Every day, bit by bit, I watch America die before my eyes because we the people will valiantly fight for what's right when it is in our favor but will feign ignorance and indifference when it is not. Who knows: we may not have this ObamaCare crap if a lot of us had chosen to take a stand against certain politicians during the past decade.

Thursday, February 23, 2012

All kinds of Popcorn Sutton goodness!

There's just no stopping the legend of Marvin "Popcorn" Sutton!

First thing's first: the Third Annual Popcorn Sutton Tribute is set for August 3-4, once again in beautiful Maggie Valley, North Carolina! That's right this year it's gonna be a two day event! I'm currently planning to be there for all of it.

Wouldn't surprise me at all if next year's is a three-day extravaganza, given how Popcorn's life and times continues to gain legions of admirers. And there are gonna be even more after this article in The New York Times about Popcorn's life and likker. There's a terrific photo of Mrs. Pam Sutton holding a jar of Popcorn's original moonshine.

Meanwhile, attorney Will Cheek notes that three years after his passing, Popcorn has achieved a victory of sorts. Namely, that distilling liquor is now legal in Cocke County, Tennessee (where Popcorn lived).

And though it's nearly a year old, I'm led to direct y'all's attention to Arianna Armstrong's essay "Portrait of a Moonshiner", which is packed with a bunch of biographical information about Popcorn Sutton that I didn't know previously (like how Popcorn's father's name was Vader Sutton, and how Popcorn would use his daughter's baby bathtub to mix the ingredients for his likker).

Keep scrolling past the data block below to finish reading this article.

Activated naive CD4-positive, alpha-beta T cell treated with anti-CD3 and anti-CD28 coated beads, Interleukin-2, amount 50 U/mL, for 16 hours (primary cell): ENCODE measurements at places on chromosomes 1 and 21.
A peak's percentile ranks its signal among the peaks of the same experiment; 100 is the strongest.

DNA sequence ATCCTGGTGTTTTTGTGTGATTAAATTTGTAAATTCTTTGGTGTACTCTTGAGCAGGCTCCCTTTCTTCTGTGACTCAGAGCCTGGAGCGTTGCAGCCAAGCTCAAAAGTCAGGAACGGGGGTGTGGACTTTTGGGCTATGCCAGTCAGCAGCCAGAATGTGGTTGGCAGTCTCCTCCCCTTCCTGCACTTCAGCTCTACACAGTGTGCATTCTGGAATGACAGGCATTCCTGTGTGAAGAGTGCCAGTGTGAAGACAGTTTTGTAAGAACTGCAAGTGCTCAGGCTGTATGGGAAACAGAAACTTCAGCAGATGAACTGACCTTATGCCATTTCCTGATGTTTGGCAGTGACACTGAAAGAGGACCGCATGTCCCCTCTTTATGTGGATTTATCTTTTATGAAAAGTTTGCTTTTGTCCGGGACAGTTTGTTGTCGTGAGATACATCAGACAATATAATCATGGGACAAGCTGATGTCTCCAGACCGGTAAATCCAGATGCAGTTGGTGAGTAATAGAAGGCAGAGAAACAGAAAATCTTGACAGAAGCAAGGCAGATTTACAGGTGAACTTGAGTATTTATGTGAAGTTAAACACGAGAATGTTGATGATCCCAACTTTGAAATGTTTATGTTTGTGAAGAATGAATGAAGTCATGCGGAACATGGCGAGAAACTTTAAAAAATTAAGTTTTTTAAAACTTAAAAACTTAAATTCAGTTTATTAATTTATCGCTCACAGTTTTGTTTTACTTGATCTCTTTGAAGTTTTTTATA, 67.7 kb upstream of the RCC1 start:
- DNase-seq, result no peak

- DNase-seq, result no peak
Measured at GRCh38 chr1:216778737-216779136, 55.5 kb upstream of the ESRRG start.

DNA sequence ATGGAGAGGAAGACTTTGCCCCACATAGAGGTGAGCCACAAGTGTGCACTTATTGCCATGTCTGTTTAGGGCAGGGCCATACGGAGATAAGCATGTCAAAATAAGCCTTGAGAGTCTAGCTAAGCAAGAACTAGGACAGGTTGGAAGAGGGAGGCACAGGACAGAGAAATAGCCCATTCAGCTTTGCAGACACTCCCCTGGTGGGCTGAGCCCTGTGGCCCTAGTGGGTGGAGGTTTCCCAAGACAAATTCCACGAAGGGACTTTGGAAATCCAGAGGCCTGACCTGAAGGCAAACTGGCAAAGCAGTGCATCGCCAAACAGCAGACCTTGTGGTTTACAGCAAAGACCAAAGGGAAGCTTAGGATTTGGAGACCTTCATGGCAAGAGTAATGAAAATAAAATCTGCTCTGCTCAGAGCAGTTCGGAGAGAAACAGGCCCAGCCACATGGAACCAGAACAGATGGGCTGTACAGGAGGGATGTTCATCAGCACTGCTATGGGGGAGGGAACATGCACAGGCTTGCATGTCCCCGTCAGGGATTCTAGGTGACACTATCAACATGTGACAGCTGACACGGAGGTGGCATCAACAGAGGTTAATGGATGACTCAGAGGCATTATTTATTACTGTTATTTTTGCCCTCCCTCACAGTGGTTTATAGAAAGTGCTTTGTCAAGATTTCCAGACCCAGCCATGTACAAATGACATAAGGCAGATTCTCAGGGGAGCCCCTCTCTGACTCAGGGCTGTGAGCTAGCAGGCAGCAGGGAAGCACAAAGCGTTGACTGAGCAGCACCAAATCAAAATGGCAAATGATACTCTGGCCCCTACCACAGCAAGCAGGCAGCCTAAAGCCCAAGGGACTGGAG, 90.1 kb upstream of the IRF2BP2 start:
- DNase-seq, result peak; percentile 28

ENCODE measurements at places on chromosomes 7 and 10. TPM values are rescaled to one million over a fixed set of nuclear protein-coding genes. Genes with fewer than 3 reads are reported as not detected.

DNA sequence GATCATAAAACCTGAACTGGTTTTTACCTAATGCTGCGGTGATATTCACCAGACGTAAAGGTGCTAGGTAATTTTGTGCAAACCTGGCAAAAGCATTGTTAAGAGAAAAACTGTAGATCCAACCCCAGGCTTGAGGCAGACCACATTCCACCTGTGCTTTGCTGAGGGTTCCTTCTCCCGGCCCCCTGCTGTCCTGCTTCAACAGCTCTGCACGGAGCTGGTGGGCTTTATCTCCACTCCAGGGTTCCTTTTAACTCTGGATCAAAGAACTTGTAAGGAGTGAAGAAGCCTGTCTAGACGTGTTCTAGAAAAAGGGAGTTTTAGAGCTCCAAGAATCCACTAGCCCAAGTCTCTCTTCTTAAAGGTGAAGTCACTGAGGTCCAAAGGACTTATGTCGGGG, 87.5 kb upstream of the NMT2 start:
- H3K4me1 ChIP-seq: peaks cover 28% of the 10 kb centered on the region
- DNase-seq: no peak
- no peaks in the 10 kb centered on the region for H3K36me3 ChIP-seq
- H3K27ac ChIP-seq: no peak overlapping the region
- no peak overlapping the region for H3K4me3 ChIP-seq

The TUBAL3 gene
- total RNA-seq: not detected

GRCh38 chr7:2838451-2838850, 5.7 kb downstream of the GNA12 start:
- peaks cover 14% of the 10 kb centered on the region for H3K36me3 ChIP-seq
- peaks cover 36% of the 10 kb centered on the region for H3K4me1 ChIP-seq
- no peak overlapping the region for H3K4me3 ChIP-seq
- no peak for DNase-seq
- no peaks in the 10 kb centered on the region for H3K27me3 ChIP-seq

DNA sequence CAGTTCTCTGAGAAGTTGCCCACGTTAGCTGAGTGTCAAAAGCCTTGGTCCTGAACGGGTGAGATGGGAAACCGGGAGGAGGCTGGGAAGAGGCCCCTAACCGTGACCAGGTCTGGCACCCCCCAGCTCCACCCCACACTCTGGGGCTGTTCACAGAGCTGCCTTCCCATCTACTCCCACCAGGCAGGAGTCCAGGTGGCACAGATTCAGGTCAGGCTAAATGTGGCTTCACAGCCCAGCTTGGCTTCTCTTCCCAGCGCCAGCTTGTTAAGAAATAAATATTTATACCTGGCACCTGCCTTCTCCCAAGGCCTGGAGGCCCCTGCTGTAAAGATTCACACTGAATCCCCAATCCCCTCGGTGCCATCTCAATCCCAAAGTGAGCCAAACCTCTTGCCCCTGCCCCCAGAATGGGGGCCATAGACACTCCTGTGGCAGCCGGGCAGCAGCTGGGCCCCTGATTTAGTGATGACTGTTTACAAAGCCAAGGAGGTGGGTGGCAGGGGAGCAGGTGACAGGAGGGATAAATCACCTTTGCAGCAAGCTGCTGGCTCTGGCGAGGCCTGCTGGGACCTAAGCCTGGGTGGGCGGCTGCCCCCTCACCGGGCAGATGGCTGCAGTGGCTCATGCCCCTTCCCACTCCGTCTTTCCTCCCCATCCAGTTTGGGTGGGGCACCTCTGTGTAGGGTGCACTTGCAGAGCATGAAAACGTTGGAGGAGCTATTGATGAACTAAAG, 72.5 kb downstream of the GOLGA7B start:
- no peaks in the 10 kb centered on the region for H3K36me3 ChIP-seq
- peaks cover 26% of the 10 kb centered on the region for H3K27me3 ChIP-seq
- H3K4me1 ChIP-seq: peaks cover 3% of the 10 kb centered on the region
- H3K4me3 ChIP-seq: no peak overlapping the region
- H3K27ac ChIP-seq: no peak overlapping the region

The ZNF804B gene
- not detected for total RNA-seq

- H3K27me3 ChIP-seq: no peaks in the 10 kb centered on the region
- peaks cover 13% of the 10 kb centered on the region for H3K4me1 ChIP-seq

At the rate things are going, it wouldn't surprise me if Popcorn Sutton's Tennessee White Whiskey was soon just as big a household name as Jack Daniel's and Jim Beam. Hey, non-drinker though I be, I'd be totally fine with that :-)

A late night's ponderance

Government is force. Government is not law. And government can certainly never be force of law.

Wednesday, February 22, 2012

It was Professor Plum, in the kitchen, with the wrench

So about thirty years after I initially learned about it, this past weekend I finally played my very first game of Clue.

Up 'til now, my only real exposure to the Clue franchise was the 1985 film, which had three different endings. I got introduced to that back in college, by roomie/now filmmaking partner "Weird" Ed Woody. I told him then that Clue was always a game that I'd wanted to try but never had the chance.

That finally came on Sunday afternoon. It was raining hard in Norfolk (while everyone back home was getting snowed hard upon) and instead of going out, the four of us opted to stay in and watch movies, play games and such. And so it was that Clue was brought out.

I didn't know anything about the actual rules, but I quickly was brought up to speed. For my piece I chose Mrs. Peacock, only because she was already on the side of the board that I was sitting on.

And I didn't win. That honor belonged to our friend Grace. But I had a heck of a fun time! Lord willing we have some children ('cuz Clue needs 3-6 players) I'm definitely gonna invest in a copy of this game.

So that's one more thing scratched off my "Must Do Before I Die" list. Now if I can only see a real tornado. And live long enough to see Elon's basketball team go to the NCAA Tournament...

Today is the first day of Lent

The last time I seriously gave anything up for Lent, it was 2006, when I stopped blogging for the entire 40-some days of the period. As much as I came back refreshed and invigorated, I don't know if I could do that again.

But Lent was something that I was feeling led to observe this year, for a number of reasons. So at the suggestion of some friends, I am choosing to give up video games and root beer.